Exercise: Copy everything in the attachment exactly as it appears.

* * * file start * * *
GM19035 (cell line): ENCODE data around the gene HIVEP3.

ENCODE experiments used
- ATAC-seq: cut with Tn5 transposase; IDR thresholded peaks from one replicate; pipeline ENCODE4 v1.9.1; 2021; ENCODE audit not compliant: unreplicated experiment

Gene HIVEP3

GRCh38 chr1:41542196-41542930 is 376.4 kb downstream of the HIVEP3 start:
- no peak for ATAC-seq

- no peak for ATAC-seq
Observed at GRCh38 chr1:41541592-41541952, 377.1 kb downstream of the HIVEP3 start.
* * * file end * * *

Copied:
GM19035 (cell line): ENCODE data around the gene HIVEP3.

ENCODE experiments used
- ATAC-seq: cut with Tn5 transposase; IDR thresholded peaks from one replicate; pipeline ENCODE4 v1.9.1; 2021; ENCODE audit not compliant: unreplicated experiment

Gene HIVEP3

GRCh38 chr1:41542196-41542930 is 376.4 kb downstream of the HIVEP3 start:
- no peak for ATAC-seq

- no peak for ATAC-seq
Observed at GRCh38 chr1:41541592-41541952, 377.1 kb downstream of the HIVEP3 start.